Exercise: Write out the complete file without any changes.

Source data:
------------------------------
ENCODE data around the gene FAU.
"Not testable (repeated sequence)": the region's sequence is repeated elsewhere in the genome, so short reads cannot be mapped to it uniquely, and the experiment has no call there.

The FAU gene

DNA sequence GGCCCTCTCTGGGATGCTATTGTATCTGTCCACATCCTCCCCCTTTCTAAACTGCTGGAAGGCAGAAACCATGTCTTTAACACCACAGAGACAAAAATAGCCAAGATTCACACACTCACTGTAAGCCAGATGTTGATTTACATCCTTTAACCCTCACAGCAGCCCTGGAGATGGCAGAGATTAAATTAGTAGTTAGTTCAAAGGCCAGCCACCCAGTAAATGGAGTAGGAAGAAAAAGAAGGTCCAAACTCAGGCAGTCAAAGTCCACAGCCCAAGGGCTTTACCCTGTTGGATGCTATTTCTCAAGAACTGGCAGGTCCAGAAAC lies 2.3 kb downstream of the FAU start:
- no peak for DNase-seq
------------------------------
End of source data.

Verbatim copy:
ENCODE data around the gene FAU.
"Not testable (repeated sequence)": the region's sequence is repeated elsewhere in the genome, so short reads cannot be mapped to it uniquely, and the experiment has no call there.

The FAU gene

DNA sequence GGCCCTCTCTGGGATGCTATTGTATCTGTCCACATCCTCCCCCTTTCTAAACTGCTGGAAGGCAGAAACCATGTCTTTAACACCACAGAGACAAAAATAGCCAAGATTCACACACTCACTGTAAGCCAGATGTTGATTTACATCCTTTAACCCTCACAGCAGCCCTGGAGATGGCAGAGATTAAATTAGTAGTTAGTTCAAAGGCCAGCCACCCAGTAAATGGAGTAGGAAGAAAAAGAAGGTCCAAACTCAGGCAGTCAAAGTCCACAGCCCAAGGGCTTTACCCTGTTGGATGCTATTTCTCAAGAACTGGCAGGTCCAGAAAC lies 2.3 kb downstream of the FAU start:
- no peak for DNase-seq